Spring Calculator

Created by Arturo Barrantes
Reviewed by Steven Wooding
Based on research by
Harold Carlson Spring Designer's Handbook (1978)
Last updated: Jan 02, 2023

The handy spring calculator expresses the relationship between the force or torque applied to a spring and its deformation. This article will show you how to use this Omni Calculator spring compression tool. Also, we will cover what the spring compression formula is and how to calculate the spring constant for different configurations. Keep reading to understand this amazing mechanism that has been used for a long time.

What is a spring?

A spring is a mechanical device that stores energy while deforming its shape when a force or torque is applied. If you want to know specifically which type of energy, check the elastic potential energy calculator.

There are several types of springs; however, in this spring calculator, we will cover the three main types of springs. Its categorization depends on the direction of the external force or if torque is being applied. Such types are:

  • Compression springs: Springs that are designed to work under a compression force.
  • Expansion springs: Springs that are designed to work under a traction force.

In both cases above, the spring compression formula applies but in different directions, as you will see in further sections. Also, both follow the same behavior as the one explained in Hooke's law calculator.

compression expansion spring
  • Torsion springs: These are springs that experience momentum due to a force that is being applied outside of the center of gravity of the spring, specifically in one of the spring legs. Such force would make the spring rotate if we did not fix the other leg. Since the spring does not rotate, it deforms because of the torsional force, and it stores energy like the other springs.
torsion spring

How to calculate spring force in a compression / expansion spring?

Although any spring follows the same principle as the energy conversion calculator, expansion/compression springs and torsion springs have different formulas. In this section, we will cover the equation for the force of a spring:

F=ktc×Δx,F = - k_{\rm tc} \times \Delta x,

where:

  • FFForce – represents the force that reacts to the compression or compression of a spring, measured in Newtons;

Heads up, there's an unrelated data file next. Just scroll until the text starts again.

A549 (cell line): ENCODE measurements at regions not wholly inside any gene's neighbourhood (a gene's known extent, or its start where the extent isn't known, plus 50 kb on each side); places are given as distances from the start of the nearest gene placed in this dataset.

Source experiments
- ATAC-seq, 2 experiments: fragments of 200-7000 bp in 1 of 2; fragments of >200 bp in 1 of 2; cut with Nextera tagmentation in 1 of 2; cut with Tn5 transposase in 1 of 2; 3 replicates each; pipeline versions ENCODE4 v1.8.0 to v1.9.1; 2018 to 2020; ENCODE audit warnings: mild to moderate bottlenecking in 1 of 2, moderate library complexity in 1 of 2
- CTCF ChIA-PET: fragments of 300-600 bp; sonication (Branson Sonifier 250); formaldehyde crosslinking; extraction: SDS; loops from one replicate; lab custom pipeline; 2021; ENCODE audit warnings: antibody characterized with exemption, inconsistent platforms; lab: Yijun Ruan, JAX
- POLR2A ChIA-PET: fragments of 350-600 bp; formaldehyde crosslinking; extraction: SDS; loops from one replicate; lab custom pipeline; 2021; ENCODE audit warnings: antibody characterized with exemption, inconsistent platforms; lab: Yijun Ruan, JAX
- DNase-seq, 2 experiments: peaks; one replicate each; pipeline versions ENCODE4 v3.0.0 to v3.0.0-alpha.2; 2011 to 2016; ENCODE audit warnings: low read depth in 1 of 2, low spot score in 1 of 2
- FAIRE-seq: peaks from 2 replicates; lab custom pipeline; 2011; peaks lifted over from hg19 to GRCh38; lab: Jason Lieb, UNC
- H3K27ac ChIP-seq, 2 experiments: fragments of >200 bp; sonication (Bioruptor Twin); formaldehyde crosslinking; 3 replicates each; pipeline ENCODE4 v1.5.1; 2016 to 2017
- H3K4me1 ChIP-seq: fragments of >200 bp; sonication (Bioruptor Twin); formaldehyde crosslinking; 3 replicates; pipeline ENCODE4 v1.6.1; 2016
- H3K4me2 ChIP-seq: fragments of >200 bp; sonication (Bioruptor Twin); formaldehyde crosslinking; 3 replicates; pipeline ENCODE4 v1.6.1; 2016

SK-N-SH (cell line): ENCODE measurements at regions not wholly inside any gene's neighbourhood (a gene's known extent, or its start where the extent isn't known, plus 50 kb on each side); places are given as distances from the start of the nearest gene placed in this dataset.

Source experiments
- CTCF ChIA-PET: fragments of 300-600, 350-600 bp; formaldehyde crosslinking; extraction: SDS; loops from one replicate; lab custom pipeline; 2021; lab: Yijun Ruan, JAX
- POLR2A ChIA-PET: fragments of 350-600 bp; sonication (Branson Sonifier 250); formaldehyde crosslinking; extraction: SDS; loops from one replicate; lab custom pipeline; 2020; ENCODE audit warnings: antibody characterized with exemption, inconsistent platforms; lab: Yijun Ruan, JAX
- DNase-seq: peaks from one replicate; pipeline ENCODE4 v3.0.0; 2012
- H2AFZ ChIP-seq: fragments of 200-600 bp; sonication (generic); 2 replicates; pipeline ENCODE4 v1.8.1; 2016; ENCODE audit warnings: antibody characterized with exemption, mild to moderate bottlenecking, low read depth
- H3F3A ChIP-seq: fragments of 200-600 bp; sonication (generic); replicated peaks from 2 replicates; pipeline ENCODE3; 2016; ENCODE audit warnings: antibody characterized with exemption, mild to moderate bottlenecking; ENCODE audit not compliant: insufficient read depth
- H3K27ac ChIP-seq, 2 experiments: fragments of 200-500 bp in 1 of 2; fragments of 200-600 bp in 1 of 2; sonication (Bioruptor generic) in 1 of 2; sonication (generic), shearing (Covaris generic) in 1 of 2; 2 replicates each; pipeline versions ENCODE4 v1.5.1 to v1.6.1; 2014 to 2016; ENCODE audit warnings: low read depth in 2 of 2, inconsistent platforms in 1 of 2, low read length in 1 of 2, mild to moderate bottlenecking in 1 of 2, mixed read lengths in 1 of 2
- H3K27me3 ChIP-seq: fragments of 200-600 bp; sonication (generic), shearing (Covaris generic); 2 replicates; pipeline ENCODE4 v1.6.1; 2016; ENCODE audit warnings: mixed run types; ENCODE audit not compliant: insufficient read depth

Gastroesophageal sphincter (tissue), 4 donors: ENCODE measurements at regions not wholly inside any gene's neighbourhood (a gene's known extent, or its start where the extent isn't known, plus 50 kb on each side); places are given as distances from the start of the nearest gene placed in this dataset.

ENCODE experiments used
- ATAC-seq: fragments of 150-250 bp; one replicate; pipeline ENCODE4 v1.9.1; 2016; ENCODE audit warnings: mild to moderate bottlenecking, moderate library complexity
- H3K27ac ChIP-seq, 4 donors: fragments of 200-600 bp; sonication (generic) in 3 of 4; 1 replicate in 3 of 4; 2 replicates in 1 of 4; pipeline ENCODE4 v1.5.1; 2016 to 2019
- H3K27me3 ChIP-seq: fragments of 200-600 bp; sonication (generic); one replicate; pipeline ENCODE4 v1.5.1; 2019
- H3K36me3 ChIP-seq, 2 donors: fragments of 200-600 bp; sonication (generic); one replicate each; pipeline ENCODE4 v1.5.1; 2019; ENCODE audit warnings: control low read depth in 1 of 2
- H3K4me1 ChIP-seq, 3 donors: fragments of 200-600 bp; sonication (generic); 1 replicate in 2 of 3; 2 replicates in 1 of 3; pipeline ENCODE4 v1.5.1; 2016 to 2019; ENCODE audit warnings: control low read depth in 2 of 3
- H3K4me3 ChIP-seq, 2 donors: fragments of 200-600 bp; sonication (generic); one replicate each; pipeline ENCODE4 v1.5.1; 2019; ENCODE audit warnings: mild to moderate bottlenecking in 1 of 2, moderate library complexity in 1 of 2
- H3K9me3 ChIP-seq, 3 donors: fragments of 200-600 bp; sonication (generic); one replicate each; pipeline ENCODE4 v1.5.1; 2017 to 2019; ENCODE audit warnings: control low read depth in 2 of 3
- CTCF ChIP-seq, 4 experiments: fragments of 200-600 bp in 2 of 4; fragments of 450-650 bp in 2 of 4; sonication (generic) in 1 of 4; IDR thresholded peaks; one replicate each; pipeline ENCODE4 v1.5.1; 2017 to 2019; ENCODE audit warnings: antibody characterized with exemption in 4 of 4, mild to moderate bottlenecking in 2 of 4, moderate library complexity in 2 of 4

• ktck_{\rm tc}Spring constant for traction or compression – indicates the linear relation between the change in spring length and the force applied. It is measured in Newton/meter; and
  • Δx\Delta xSpring change in length due to the force applied. It is measured in meters (positive for elongation and negative for compression).

Furthermore, if we want to buy some springs, we need to specify more detailed information. You might have already guessed that the spring constant should also be related to its shape. Indeed, the compression of a spring that is thicker than another is much more complicated if we assume we are dealing with the same material.

The following equation relates material properties and geometrical shape in an equation that is called: the spring rate formula:

ktc=G×d48×(D3)×Na,k_{\rm tc} = \frac{G \times d^4} {8 \times (D^3) \times N_{\rm a}},

where:

  • GGShear modulus - Also known as modulus of rigidity, it measures the elastic shear stiffness of a material. You will typically find its values expressed in GPa.
  • ddWire diameter - Represents wire thickness.
  • DDMean diameter - The mean diameter indicates the size between the outer and inside diameter.
  • NaN_{\rm a}Number of active coils - Indicates the number of coils that are working when the spring is under load.

See the next picture for further details:

linear spring

Give a check to the Free length L0L_0 and Spring pitch (pp) on the image above since we are going to cover them in further detail below.

How to design a expansion / compression spring?

Our excellent spring calculator includes all the details you would need for designing a spring; however, there are three design parameters we have not explored:

  • Spring index (CC): Mathematically, it is the relation between the mean spring diameter DD and the wire thickness dd: C=D/dC = D/d. Manufacturers and spring users utilize it to define the manufacturability of a spring. Usually, a spring with a spring index between 5 and 10 represents an easy/not costly spring to manufacture.

  • Free length value of a spring (L0L_0) refers to the spring length with no load.

  • Spring pitch (pp): Refers to the space between two adjacent coils and is directly related to the free length value (L0L_0) of a spring.

There is a last design parameter but similarly to the pitch, it only matters to expansion/contraction springs:

  • Spring end type: This property refers to how are the external faces of a spring. We have included four types: grounded, squared, plain, and squared & ground.
end types

How do you calculate coil spring momentum in a torsion spring?

We have to do a further step in explaining "how to calculate spring force" in the case of a torsion spring.

First, we start with the momentum we apply to the spring:

M=ktorsion×αM = k_{\rm torsion} \times \alpha

where:

  • MMTorque – Torque represents the rotational equivalent of a linear force. It is expressed in Newton meters.